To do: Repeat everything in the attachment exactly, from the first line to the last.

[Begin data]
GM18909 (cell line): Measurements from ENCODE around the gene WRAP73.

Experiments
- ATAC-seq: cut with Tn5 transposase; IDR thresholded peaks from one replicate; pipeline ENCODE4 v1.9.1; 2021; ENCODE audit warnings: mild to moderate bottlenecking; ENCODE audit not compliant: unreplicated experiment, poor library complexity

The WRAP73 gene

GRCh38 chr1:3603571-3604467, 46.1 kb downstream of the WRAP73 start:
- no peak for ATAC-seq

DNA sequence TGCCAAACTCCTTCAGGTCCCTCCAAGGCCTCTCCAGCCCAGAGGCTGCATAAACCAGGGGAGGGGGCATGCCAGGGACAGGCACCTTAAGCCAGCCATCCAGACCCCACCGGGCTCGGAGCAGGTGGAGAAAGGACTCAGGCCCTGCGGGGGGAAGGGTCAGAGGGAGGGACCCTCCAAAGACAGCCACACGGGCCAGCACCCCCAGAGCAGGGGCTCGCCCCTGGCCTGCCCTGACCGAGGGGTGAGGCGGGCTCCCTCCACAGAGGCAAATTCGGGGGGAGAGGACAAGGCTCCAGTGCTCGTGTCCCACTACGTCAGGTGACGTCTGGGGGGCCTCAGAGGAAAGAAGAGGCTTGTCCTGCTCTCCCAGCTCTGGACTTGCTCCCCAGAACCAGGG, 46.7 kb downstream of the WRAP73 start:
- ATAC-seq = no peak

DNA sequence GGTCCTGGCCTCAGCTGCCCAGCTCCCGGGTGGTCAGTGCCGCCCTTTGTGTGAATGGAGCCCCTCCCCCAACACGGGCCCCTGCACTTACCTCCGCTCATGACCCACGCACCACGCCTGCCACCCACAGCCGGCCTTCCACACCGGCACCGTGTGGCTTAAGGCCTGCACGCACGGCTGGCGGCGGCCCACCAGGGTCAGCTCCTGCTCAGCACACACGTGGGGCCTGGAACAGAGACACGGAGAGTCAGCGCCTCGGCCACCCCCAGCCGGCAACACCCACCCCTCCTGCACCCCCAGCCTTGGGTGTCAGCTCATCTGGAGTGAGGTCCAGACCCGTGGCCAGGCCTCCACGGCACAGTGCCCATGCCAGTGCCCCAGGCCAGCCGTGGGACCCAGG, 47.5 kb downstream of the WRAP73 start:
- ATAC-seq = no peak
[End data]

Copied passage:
GM18909 (cell line): Measurements from ENCODE around the gene WRAP73.

Experiments
- ATAC-seq: cut with Tn5 transposase; IDR thresholded peaks from one replicate; pipeline ENCODE4 v1.9.1; 2021; ENCODE audit warnings: mild to moderate bottlenecking; ENCODE audit not compliant: unreplicated experiment, poor library complexity

The WRAP73 gene

GRCh38 chr1:3603571-3604467, 46.1 kb downstream of the WRAP73 start:
- no peak for ATAC-seq

DNA sequence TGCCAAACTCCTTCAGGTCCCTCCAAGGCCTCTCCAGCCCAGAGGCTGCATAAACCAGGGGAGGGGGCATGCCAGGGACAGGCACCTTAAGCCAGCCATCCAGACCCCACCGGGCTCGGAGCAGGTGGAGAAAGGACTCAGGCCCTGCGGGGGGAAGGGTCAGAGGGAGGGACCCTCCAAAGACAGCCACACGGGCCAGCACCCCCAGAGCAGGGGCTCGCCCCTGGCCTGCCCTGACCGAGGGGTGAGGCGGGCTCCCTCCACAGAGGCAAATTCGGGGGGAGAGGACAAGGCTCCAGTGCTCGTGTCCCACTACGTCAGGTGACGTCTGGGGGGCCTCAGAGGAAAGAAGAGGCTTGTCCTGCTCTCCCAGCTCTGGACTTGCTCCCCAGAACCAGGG, 46.7 kb downstream of the WRAP73 start:
- ATAC-seq = no peak

DNA sequence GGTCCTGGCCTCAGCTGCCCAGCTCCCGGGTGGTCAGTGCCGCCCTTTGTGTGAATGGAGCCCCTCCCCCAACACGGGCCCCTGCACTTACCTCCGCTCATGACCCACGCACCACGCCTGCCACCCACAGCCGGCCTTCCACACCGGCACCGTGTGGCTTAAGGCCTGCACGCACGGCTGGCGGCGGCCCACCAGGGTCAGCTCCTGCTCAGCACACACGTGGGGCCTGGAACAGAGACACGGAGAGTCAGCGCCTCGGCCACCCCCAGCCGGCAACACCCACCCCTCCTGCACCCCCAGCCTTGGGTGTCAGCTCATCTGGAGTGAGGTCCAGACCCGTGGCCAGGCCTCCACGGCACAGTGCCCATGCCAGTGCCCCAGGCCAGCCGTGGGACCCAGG, 47.5 kb downstream of the WRAP73 start:
- ATAC-seq = no peak